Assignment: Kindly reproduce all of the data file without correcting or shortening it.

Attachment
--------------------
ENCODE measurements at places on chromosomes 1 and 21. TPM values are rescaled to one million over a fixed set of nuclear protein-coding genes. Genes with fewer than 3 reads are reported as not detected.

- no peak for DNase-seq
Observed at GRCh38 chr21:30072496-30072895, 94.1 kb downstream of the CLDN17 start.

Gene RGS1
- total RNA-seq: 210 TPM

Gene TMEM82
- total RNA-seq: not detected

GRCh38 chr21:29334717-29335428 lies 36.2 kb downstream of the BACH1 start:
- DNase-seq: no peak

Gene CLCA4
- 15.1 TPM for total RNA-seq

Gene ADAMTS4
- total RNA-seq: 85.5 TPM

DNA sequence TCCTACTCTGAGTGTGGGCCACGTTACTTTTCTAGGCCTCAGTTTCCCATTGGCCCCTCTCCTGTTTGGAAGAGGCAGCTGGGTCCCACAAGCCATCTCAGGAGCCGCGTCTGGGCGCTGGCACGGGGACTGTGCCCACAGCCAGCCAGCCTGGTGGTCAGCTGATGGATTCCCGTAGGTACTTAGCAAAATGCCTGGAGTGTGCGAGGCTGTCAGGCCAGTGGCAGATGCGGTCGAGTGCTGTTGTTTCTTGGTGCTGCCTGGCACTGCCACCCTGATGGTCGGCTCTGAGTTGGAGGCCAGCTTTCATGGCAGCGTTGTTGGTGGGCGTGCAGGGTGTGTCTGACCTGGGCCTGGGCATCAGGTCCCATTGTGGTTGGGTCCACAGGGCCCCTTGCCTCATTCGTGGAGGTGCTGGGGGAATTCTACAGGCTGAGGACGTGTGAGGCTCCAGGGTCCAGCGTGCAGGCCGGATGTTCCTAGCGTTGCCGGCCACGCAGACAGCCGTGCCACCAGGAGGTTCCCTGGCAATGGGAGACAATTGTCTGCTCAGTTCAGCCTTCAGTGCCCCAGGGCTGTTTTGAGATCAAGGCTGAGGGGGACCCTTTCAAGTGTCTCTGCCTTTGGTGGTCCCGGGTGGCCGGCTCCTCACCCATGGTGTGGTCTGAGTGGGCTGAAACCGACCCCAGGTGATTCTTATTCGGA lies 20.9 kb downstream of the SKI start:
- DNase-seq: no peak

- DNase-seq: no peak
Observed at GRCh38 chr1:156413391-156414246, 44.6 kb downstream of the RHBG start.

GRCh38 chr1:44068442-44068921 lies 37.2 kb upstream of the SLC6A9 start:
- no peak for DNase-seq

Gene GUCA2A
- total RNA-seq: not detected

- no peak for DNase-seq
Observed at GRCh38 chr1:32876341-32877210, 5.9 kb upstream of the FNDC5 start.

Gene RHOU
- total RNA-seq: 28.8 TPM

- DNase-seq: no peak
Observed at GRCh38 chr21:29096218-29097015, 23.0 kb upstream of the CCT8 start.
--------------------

ENCODE measurements at places on chromosomes 1 and 21. TPM values are rescaled to one million over a fixed set of nuclear protein-coding genes. Genes with fewer than 3 reads are reported as not detected.

- no peak for DNase-seq
Observed at GRCh38 chr21:30072496-30072895, 94.1 kb downstream of the CLDN17 start.

Gene RGS1
- total RNA-seq: 210 TPM

Gene TMEM82
- total RNA-seq: not detected

GRCh38 chr21:29334717-29335428 lies 36.2 kb downstream of the BACH1 start:
- DNase-seq: no peak

Gene CLCA4
- 15.1 TPM for total RNA-seq

Gene ADAMTS4
- total RNA-seq: 85.5 TPM

DNA sequence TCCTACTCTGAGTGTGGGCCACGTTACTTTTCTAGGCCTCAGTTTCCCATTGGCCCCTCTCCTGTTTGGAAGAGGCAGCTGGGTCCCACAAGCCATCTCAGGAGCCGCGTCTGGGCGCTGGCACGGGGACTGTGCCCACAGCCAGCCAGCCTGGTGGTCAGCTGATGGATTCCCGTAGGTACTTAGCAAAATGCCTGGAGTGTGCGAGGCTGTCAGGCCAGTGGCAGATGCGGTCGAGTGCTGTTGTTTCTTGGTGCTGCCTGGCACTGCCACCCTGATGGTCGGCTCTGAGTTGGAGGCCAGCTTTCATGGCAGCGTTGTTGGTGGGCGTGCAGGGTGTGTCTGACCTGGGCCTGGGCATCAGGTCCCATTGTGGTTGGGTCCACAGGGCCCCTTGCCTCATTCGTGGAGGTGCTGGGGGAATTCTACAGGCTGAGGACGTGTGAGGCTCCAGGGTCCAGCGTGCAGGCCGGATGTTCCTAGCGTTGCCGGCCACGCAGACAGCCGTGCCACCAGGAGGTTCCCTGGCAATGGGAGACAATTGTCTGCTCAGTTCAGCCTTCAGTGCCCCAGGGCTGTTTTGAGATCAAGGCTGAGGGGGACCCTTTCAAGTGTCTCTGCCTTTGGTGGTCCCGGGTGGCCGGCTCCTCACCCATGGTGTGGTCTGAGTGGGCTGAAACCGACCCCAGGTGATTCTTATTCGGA lies 20.9 kb downstream of the SKI start:
- DNase-seq: no peak

- DNase-seq: no peak
Observed at GRCh38 chr1:156413391-156414246, 44.6 kb downstream of the RHBG start.

GRCh38 chr1:44068442-44068921 lies 37.2 kb upstream of the SLC6A9 start:
- no peak for DNase-seq

Gene GUCA2A
- total RNA-seq: not detected

- no peak for DNase-seq
Observed at GRCh38 chr1:32876341-32877210, 5.9 kb upstream of the FNDC5 start.

Gene RHOU
- total RNA-seq: 28.8 TPM

- DNase-seq: no peak
Observed at GRCh38 chr21:29096218-29097015, 23.0 kb upstream of the CCT8 start.